Most Americans believe that change must be made to law enforcement across the nation and that reforms are needed to reduce police brutality against Black Americans, a poll released Monday found.
Among the ideas embraced by many of those polled June 18-22 by Ipsos on behalf of Public Agenda and USA TODAY:
• Force officers to reapply for their jobs to help weed out bad cops.
• Limit the scope of policing to focus on serious and violent crimes.
• Cut off police departments' ability to buy military gear.
Those reforms are in addition to widespread and bipartisan support for more training on de-escalation tactics and racial biases, as well as numerous reforms aimed at increasing transparency.
The poll surveyed 1,113 U.S. adults as a part of the Hidden Common Ground initiative, which focuses on agreement and disagreement on solutions to tough public problems. The online poll has a credibility interval, akin to a margin of error, of plus or minus 3.3 percentage points for all respondents.
The data comes after weeks of nationwide protests calling for racial equality and an end to police brutality. In respondent Lallage Carouthers' 83 years, she has never seen such far-reaching attention on the issues.
An African American woman living in Shelby, North Carolina, she can remember the end of segregation - her daughter's school integrating and a federal mandate that her nursing unit do the same.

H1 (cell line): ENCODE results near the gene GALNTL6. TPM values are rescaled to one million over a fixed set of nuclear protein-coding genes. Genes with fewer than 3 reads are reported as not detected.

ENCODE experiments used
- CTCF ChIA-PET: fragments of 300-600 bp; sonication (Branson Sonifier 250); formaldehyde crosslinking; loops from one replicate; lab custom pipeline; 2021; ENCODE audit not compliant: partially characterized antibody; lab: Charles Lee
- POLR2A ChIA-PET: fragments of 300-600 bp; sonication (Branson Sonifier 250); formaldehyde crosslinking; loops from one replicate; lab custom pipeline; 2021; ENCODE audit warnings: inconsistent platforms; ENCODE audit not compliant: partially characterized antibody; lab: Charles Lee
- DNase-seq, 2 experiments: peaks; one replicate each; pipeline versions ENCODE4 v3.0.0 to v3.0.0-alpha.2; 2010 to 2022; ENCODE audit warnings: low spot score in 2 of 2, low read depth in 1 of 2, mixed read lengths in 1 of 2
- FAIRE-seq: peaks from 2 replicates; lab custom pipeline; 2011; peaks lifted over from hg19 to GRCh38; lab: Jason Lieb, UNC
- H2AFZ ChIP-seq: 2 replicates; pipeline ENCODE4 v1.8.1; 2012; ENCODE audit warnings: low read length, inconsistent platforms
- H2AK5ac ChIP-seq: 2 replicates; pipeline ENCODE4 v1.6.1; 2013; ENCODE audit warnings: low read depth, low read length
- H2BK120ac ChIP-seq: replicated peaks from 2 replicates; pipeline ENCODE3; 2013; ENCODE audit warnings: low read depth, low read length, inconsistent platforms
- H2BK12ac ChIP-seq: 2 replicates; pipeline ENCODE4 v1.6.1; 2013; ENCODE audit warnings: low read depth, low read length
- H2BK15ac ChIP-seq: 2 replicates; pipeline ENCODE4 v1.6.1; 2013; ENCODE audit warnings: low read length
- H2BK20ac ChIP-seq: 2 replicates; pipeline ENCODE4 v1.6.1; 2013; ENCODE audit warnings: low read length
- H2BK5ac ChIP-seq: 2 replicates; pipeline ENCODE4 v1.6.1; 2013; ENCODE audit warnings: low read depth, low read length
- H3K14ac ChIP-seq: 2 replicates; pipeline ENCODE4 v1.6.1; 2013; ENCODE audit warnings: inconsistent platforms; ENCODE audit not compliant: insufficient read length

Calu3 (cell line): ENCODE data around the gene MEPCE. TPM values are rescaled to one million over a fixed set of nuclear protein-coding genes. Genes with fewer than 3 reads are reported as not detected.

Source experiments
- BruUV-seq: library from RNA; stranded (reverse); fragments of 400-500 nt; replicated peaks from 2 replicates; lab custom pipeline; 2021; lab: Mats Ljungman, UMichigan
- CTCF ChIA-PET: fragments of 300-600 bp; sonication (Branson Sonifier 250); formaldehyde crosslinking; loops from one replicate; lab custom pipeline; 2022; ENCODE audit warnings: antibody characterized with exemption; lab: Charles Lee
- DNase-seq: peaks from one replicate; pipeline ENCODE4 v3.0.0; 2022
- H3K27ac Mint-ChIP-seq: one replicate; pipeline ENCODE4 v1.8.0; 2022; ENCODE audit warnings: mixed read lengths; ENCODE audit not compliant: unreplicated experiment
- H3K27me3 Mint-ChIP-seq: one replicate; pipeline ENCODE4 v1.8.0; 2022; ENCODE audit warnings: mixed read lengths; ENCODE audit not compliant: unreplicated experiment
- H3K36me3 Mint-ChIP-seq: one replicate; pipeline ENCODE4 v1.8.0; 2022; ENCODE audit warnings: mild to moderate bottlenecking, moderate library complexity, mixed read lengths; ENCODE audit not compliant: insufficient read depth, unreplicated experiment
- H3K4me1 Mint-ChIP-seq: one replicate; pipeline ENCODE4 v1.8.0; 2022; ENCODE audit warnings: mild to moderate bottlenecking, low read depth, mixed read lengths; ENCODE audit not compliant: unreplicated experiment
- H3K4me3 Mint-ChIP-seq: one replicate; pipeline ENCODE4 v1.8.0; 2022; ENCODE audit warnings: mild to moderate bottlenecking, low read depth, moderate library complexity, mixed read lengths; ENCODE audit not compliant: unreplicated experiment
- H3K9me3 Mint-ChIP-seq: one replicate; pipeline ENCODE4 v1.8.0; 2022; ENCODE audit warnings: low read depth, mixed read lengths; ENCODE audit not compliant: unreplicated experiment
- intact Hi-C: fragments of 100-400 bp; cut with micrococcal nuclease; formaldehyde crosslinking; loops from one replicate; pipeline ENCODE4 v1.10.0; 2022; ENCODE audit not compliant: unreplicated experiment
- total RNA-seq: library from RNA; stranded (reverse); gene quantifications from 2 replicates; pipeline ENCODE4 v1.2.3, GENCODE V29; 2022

But today, Americans' reckoning with racial inequality is extending to even historical symbols of slavery and racism, especially Confederate statues. It's unlike anything Carouthers has seen.
Cases of police brutality that have attracted national attention and protesting don't happen in isolation - "It's a problem with the whole system," she said. Someone had to hire the officers, after all.
Americans see racial bias as a serious problem and want change in policing
About three in four people surveyed say racial bias against Black Americans is a serious problem in the U.S. Slightly fewer say it's a problem in their community.
Asked whether racism is a problem with individuals or society, respondents were more likely to say both. More than half said major changes or a total redesign were needed.